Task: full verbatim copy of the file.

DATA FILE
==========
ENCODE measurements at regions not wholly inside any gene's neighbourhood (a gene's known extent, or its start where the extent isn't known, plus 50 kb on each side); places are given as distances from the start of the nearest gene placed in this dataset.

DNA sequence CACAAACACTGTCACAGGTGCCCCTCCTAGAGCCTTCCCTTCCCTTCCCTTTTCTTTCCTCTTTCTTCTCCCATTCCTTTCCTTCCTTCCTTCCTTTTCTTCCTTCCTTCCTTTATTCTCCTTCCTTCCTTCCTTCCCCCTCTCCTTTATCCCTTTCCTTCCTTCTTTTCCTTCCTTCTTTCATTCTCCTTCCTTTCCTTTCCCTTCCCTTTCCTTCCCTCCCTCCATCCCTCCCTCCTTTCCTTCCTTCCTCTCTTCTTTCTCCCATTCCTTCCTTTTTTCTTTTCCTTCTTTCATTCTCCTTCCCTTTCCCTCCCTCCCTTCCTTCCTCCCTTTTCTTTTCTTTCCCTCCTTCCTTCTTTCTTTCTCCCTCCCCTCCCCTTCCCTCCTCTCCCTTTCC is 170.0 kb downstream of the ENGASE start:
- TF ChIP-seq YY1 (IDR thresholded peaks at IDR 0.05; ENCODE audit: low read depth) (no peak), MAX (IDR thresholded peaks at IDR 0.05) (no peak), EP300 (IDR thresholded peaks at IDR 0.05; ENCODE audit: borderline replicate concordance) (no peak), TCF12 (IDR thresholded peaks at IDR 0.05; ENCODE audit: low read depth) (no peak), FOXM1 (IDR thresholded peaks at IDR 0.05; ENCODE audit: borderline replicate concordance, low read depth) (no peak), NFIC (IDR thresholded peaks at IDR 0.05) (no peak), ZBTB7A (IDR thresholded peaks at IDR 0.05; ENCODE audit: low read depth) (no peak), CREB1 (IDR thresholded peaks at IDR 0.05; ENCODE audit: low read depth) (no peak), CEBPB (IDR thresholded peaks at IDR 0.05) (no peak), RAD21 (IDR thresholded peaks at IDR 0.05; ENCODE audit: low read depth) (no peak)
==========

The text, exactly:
ENCODE measurements at regions not wholly inside any gene's neighbourhood (a gene's known extent, or its start where the extent isn't known, plus 50 kb on each side); places are given as distances from the start of the nearest gene placed in this dataset.

DNA sequence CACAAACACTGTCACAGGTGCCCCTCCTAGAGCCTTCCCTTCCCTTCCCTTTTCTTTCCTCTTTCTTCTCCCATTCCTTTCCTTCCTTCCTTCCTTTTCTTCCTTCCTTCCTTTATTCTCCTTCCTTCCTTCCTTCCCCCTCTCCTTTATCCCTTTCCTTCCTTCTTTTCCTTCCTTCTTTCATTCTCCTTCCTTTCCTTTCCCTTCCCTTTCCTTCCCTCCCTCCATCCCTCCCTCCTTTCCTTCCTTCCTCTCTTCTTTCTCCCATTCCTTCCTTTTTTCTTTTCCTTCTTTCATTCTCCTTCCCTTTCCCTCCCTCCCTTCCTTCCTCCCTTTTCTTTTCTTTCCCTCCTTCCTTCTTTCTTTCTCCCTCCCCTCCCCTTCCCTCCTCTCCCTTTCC is 170.0 kb downstream of the ENGASE start:
- TF ChIP-seq YY1 (IDR thresholded peaks at IDR 0.05; ENCODE audit: low read depth) (no peak), MAX (IDR thresholded peaks at IDR 0.05) (no peak), EP300 (IDR thresholded peaks at IDR 0.05; ENCODE audit: borderline replicate concordance) (no peak), TCF12 (IDR thresholded peaks at IDR 0.05; ENCODE audit: low read depth) (no peak), FOXM1 (IDR thresholded peaks at IDR 0.05; ENCODE audit: borderline replicate concordance, low read depth) (no peak), NFIC (IDR thresholded peaks at IDR 0.05) (no peak), ZBTB7A (IDR thresholded peaks at IDR 0.05; ENCODE audit: low read depth) (no peak), CREB1 (IDR thresholded peaks at IDR 0.05; ENCODE audit: low read depth) (no peak), CEBPB (IDR thresholded peaks at IDR 0.05) (no peak), RAD21 (IDR thresholded peaks at IDR 0.05; ENCODE audit: low read depth) (no peak)